Employers outside Victoria have been warned that the absence of a “Brodie’s Law” in their jurisdiction doesn’t mean they are any less exposed to legal action in the event of workplace bullying. It is however our experience that the legislation is not enforced – injured workers who are relentlessly bullied by their insurer and/or employer have literally “no where to go” and it seems the norm, even in Victoria, that the perpetrators walk away scot-free!
Workplace bullying costly for employers – really?
In a report, Solicitor Peter Doughman, [Carroll and O'Dea Lawyers], stated that last year’s (June 2011) changes to the Victorian Crimes Act extended the definition of stalking to include threats, abusive acts or other behaviour that could reasonably be expected to cause a victim to engage in self-harm.
The changes to the Victorian Crimaes Act, which were prompted by the 2006 suicide of Melbourne waitress Brodie Panlock, who was relentlessly bullied by colleagues – extended the definition of stalking to include threats, abusive acts or other behaviour that could reasonably be expected to cause a victim to engage in self-harm.
This means that workplace bullies can now be jailed for up to 10 years…. But, so far, we have yet to see the first bully jailed
Solicitor Douhman also stated in his report that “the Fair Work Act 2009 does not contain any provisions that deal specifically and solely with bullying, and so far, no other state has yet contemplated similar legislation to Brodie’s Law”.
“However, non-Victorian employers should not interpret this to mean that non-specific bullying is un-actionable.”
Bullying allegations, Solicitor Doughman said, can “form the factual basis” for claims for:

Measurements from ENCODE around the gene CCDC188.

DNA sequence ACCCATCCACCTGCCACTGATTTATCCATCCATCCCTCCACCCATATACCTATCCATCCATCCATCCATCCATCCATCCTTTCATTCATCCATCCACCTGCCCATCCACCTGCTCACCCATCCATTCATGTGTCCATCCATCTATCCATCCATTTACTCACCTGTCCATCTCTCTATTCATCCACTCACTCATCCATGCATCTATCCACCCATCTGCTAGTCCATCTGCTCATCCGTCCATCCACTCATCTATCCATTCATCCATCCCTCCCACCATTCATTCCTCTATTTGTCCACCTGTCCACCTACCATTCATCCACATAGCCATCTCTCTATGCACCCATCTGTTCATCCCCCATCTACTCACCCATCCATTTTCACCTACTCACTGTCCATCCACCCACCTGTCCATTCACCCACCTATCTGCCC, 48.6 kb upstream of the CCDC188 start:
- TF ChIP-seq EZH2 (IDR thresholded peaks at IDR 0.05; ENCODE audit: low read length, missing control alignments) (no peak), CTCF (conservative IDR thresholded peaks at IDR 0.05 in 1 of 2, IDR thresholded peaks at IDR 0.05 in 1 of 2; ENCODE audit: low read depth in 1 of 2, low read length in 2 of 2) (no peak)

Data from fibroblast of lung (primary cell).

- workers’ compensation – victims of workplace bullying unable to perform their duties can claim weekly benefits, reimbursement for medical expenses and lump-sum compensation. Such claims can have a significant impact on insurance premiums;
- adverse action/discrimination – adverse action claims (arising from harassment undertaken for unlawful reasons) impose a reverse evidentiary onus on employers, while discrimination claims can expose employers to vicarious liability;
- unfair dismissal – employees who resign, or are “constructively” dismissed, because of perceived bullying conduct can be awarded up to 26 weeks’ wages in compensation; and
- breach of contract – employers that allow sustained bullying and harassment can be found in breach of an implied contractual term of mutual trust and confidence, or their bullying policies and grievances procedures.
He also said that workplace bullying can also expose employers to OHS prosecutions.
Under the model Work Health and Safety Act, which took effect early this year, an employee can be prosecuted for failing to comply with “a positive health and safety duty”, and fined up to $500,000 for “the objectively least serious offences”.
“Accordingly, employers should take seriously any bullying complaints made by employees and undertake appropriate investigations into such allegations,” Sollicitor Doughman says.
“Investigations should be transparent and impartial, and any subsequent action should demonstrate procedural fairness towards all relevant parties”, he said.
According to the Victorian Crimes Act, fact is that my former return to work “coordinator”, appointed rehabilitation service “manager”, former employer and my former workcover case manager ought to be in jail by now, if not, at least heavily fined.
Fact is, as Trinny pointed out, that we are paying for bullying with our own money!